Special International Autism Epidemiology Project

Through interactions with the Fogarty International Center, the international component of the NIH that addresses global health challenges through innovative and collaborative research and training programs, Autism Speaks became aware of a developmental disability epidemiology project involving collaboration between researchers from India (Child Development Center, Thiruvananthapuram) and the United States (University of Pennsylvania). The researchers submitted a proposal to the Fogarty/NIH mid-2005 in response to a call for research in “brain disorders in the developing world.” Unfortunately, while the proposal was very well-reviewed, it was not funded due to NIH budgetary constraint.

Autism Speaks contacted the researchers and worked with them to modify their original proposal to further focus on autism spectrum disorders. Autism Speaks also negotiated with other funders, including the Indian National Trust/Ministry of Social Justice and Empowerment and the International Clinical Epidemiology Network, a Rockefeller Foundation founded not-for-profit network of clinical epidemiologists, health social scientists, biostatisticians, and clinical economists with two decades of experience addressing clinical epidemiological challenges around the world, to co-fund the effort.

The study is expected to yield the first national estimate of autism prevalence in India and lay the foundation for future autism research in that territory.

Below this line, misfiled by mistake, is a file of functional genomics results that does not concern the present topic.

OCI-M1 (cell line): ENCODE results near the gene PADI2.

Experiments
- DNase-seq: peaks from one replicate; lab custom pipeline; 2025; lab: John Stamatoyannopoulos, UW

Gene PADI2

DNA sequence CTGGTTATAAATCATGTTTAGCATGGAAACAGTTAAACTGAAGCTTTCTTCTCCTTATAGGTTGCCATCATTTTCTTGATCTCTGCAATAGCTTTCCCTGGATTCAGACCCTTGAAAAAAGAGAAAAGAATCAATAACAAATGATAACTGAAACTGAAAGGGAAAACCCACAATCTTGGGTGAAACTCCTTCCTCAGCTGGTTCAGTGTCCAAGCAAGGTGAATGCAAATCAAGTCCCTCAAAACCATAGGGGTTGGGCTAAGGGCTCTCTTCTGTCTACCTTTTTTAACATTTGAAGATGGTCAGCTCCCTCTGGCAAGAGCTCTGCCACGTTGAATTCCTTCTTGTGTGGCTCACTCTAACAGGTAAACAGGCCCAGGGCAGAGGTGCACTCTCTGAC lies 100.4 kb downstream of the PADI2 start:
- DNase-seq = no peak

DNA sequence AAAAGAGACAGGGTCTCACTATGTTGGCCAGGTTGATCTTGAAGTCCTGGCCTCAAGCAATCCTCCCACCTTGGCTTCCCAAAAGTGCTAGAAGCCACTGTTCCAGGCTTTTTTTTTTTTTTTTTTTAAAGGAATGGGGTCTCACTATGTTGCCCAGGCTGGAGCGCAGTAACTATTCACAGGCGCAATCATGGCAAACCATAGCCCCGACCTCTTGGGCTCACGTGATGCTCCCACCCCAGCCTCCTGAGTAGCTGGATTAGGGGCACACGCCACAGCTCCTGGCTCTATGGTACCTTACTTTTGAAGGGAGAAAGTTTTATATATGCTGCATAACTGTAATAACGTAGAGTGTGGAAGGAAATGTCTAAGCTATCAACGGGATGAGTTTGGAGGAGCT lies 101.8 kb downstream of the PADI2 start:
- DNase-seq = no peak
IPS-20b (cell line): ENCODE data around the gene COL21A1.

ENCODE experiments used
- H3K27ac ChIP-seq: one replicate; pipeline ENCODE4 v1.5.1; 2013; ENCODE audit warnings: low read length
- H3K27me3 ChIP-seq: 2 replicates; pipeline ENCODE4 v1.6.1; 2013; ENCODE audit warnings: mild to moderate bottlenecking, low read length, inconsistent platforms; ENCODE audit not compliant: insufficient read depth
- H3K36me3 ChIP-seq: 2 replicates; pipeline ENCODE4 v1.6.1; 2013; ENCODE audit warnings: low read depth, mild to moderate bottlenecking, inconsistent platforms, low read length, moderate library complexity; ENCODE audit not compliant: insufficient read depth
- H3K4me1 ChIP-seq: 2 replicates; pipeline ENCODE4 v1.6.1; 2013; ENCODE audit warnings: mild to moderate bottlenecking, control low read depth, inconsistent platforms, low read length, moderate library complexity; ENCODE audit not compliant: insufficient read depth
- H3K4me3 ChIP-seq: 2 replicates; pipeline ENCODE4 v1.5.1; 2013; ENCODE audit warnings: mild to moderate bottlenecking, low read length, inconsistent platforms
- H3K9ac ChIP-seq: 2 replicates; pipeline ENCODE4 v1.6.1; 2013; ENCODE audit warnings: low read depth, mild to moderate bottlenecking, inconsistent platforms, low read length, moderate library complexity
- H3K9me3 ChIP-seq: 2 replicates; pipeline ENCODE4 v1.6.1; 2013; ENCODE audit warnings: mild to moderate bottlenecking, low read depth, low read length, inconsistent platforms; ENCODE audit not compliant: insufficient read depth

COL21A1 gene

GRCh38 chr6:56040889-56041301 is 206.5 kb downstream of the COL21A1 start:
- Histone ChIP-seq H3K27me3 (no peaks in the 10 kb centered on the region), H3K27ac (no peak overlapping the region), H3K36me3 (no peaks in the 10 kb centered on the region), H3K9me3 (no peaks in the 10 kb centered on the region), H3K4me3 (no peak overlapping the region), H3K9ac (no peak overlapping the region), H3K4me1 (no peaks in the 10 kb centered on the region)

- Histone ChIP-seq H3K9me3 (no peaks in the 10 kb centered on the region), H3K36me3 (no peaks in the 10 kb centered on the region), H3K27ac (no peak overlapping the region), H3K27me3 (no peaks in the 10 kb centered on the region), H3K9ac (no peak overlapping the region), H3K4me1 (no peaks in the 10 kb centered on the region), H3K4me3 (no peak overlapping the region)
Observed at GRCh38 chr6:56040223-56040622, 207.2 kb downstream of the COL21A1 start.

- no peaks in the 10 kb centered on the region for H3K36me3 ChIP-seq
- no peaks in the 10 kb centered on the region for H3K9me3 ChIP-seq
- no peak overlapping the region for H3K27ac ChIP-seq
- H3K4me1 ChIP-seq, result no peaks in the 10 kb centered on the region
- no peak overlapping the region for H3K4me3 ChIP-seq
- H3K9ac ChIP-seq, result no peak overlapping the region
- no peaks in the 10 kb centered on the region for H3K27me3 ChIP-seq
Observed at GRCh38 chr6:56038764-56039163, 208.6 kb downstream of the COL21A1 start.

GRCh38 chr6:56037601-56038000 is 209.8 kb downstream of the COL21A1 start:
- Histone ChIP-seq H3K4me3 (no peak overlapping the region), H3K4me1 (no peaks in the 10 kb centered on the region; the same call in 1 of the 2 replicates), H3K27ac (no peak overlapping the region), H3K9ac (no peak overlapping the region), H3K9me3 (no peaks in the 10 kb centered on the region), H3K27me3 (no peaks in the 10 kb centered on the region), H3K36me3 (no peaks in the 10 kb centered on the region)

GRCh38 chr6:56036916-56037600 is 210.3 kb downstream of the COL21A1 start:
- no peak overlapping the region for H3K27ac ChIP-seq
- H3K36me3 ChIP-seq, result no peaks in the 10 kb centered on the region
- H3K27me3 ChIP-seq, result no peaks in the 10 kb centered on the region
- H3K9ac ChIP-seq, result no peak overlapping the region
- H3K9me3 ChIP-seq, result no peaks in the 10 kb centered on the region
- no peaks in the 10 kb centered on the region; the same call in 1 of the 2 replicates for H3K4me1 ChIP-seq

Child Development Center, Thiruvananthapuram, India
MKC Nair, MD, PhD

Co-Funders: Autism Speaks ($100,000/2 years), the Indian National Trust/ Ministry of Social Justice and Empowerment ($200,000/2 years) and International Clinical Epidemiology Network (INCLEN) ($201,962/2 years)

Neurodevelopmental Disabilities among children in India


Given current epidemiologic estimates, there are approximately 1.7 million individuals with autism in India. The primary objective of this research project is to assess the screening and diagnostic prevalence of neurodevelopmental disorders, including autism, in children between the ages of 2-9 in India and gain information on risk factors in these children. The investigators will develop a novel neurodevelopmental disability screening tool and consensus clinical criteria, and validate these instruments so that they can be used in as a diagnostic instrument for further evaluation of the prevalence of autism in this country. In addition to studying the prevalence of autism in Indian, the investigators will also identify the full clinical spectrum of autism using their test instruments. In addition to case ascertainment, potential risk factors for autism, including infections, nutritional deficiencies and genetic factors will be identified through open ended interviews with health personnel.

Significance: The absence of a screening tool for developmental disability in young children from developing countries has previously hindered autism research and services in these territories. As the first nation-wide epidemiology study in India focused on autism, this project could have significant impact on national research, health and education policies. The identification of an initial nation-wide developmental disability cohort would allow more refined characterization of the Indian autistic population, setting the stage for exploring future scientific opportunities in causes (more comprehensive epidemiology and genetic studies), diagnosis (Baby Sibs), and treatment (clinical trials) in that country. By generating valid data from India, capturing socio-cultural and geographical variability, researchers can better identify the true worldwide prevalence of autism and further quantify risk factors which may contribute to these differences.